Toshiya Festival

Toshiya – The 400 Year Old Samurai Archery Competition

Kyudo is the ancient Japanese art of archery and for the last 400 years practitioners of this martial art have been demonstrating their skills at the Sanjusangen-do temple in Kyoto. The word toshiya translates to ‘passing arrow’ and the festival has its origins in 1606 when a legendary samurai named Asaoka Heibei showed off his skills by shooting 51 arrows down the length of the temple verandah.

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The modern Oh-mato Taikai Archery Competition

The Toshiya Festival came to an end in 1861 with the Oh-mato Taikai ‘Festival of the Great Target’ taking its place. Each year, approximately 2,000 contestants from across Japan, head to Kyoto’s Sanjusangen-do temple to compete. The original Toshiya festival required participants to shoot from a distance of 120 meters which was the entire length of the verandah but the objective today is to hit targets of various sizes from 60 meters away.

Most of the competitors are 19 to 20 year old women in kimonos who are celebrating the ‘coming of age’ day which falls on the day following the competition.

The history of the Toshiya festival

When the festival first started out, archers would shoot the entire length of the hall. The rules were different than they are today and some would try see how many arrows they could shoot in a 24 hour period. Others tried to see how many times they could hit the target out of every 100 or 1,000 arrows. One samurai archer who competed in 1688 hit the target 8,133 times out of 13,053 over a 24 hour period which is a 62.3% hit rate. Still not impressed? Well, that’s one arrow shot every 6,6 seconds for 24 hours.

Currently, the Oh-mato Taikai Archery Competition works by each competitor shooting 2 arrows per target. The original Toshiya Festival worked differently as there were four different types of competition.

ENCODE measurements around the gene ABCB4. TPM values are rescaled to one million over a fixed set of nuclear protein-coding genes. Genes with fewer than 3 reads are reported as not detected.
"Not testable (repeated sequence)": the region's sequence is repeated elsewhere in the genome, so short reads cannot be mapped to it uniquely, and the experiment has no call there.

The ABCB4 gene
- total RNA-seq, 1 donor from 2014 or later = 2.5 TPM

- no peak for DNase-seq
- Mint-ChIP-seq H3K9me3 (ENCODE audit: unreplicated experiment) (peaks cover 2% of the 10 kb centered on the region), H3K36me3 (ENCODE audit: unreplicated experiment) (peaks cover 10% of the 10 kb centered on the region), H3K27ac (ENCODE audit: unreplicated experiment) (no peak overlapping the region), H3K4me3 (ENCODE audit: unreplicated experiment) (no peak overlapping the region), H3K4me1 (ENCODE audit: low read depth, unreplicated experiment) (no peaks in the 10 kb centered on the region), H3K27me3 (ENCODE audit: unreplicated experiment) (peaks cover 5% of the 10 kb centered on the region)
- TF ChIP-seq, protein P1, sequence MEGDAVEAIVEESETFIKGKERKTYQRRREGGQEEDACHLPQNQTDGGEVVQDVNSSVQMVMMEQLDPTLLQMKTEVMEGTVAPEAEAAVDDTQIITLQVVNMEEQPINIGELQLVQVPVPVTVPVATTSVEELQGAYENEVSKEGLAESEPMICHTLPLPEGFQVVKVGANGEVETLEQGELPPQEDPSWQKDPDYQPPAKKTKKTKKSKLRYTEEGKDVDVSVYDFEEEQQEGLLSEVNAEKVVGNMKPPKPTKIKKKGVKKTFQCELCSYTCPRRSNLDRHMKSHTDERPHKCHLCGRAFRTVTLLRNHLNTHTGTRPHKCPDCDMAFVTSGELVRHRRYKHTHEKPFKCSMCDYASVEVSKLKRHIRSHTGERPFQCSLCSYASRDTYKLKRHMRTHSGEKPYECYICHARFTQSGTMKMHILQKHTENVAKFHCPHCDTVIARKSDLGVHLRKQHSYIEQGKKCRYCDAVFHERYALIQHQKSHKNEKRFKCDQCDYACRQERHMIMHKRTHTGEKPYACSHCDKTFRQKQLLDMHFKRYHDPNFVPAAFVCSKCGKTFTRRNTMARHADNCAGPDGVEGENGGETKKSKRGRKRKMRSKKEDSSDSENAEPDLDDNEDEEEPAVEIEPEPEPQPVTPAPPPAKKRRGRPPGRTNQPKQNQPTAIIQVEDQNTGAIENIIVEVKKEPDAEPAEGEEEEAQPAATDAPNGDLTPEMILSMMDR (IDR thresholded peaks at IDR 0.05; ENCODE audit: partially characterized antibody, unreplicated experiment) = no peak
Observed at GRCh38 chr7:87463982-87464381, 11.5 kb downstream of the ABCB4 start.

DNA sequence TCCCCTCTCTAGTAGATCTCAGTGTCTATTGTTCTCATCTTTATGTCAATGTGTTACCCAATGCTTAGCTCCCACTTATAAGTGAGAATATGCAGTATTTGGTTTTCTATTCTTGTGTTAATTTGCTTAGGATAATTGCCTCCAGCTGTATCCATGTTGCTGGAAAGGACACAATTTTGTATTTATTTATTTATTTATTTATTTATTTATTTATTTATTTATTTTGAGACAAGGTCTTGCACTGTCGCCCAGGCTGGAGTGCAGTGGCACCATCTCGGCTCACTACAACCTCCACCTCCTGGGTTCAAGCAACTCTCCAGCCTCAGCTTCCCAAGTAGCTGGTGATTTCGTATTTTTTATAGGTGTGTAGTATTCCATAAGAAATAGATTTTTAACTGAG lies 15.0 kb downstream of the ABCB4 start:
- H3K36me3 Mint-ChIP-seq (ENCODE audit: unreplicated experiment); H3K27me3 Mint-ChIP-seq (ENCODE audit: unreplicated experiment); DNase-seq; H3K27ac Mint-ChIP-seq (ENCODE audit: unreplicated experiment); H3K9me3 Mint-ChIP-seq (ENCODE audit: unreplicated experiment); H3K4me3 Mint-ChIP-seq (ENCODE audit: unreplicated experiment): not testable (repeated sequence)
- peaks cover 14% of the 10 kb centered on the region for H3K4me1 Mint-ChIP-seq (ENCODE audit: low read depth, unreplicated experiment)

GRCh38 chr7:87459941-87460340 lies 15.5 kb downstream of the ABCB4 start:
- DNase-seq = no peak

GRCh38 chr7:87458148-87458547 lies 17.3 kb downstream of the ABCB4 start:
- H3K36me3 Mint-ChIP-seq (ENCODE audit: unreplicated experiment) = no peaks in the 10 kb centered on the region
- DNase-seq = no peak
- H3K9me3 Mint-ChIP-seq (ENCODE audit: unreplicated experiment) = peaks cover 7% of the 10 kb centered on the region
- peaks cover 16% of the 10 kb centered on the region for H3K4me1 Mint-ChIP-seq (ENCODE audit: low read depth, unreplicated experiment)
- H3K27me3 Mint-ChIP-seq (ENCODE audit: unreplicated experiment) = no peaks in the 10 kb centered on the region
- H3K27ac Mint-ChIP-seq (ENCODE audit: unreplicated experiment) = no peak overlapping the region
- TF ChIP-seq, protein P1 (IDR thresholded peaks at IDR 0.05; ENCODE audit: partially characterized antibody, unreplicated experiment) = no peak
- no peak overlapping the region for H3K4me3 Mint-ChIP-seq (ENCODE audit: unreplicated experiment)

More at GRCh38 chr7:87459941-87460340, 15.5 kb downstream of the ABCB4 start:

The Hyakui-i: The word means ‘one hundred shots’. Competitors would shoot 100 arrows and whoever hit the most targets would be the winner.

The Hiyakazu: The word means ‘number of arrows in a day’. Contestants would shoot as many arrows as possible over a 12 hour period. This event was specifically reserved for Japanese boys under the age of 20 who had not yet celebrated their ‘coming of age’ ceremony.

The The Sen-i: The word means ‘one thousand shots’. It involved shooting 1,000 arrows and the winner was whoever hit the most targets.

The Oyakazu: The word means ‘great many arrows’. This is a more extreme version of the Hiyakazu. Contestants would see how many times they could hit the target over a 24 hour period.

When, where & how to attend

The Oh-mato Taikai Archery Competition takes place at the Sanjusangen-do temple in Kyoto on the second Sunday of January.

When? The second Sunday of every January.
Where? 〒605-0941 657, Sanjusangendomawaricho, Higashiyama-ku, Kyoto-shi, Kyoto
Price Entry is free
Time 09:00am to 15:30pm

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